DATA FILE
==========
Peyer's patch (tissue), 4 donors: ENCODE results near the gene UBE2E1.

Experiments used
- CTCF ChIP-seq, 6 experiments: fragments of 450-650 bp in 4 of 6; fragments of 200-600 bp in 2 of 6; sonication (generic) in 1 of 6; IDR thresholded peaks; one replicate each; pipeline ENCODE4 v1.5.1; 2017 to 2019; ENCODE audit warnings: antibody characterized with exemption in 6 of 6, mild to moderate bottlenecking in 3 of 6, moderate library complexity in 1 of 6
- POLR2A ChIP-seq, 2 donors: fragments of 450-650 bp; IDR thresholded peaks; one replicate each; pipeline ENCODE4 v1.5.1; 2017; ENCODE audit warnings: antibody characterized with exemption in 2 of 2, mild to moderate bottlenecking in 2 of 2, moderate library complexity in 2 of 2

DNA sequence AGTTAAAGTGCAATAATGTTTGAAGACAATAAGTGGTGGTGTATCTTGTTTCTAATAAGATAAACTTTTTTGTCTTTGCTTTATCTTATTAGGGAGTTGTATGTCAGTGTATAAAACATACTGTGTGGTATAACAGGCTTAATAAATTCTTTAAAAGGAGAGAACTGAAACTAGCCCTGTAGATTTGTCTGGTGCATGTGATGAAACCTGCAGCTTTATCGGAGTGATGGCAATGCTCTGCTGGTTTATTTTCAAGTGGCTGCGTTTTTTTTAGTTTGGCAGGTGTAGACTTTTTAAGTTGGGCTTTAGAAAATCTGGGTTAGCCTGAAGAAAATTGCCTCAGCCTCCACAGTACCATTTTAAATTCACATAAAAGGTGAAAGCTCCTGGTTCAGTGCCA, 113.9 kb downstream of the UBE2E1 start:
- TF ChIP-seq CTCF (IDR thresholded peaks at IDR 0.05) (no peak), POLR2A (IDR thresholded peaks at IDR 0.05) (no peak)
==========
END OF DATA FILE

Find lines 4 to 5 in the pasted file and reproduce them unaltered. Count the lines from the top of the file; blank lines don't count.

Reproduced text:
- POLR2A ChIP-seq, 2 donors: fragments of 450-650 bp; IDR thresholded peaks; one replicate each; pipeline ENCODE4 v1.5.1; 2017; ENCODE audit warnings: antibody characterized with exemption in 2 of 2, mild to moderate bottlenecking in 2 of 2, moderate library complexity in 2 of 2

DNA sequence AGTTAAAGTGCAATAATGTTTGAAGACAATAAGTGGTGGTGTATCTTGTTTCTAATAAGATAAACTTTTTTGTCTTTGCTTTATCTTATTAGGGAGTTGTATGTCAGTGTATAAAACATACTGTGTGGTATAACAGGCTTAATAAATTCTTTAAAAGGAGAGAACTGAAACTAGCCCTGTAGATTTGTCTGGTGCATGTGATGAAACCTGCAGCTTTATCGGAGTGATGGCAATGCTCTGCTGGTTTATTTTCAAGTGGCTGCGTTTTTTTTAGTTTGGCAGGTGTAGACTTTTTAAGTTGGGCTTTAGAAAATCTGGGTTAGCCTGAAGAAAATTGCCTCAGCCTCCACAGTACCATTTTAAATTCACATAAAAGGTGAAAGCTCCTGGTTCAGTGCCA, 113.9 kb downstream of the UBE2E1 start: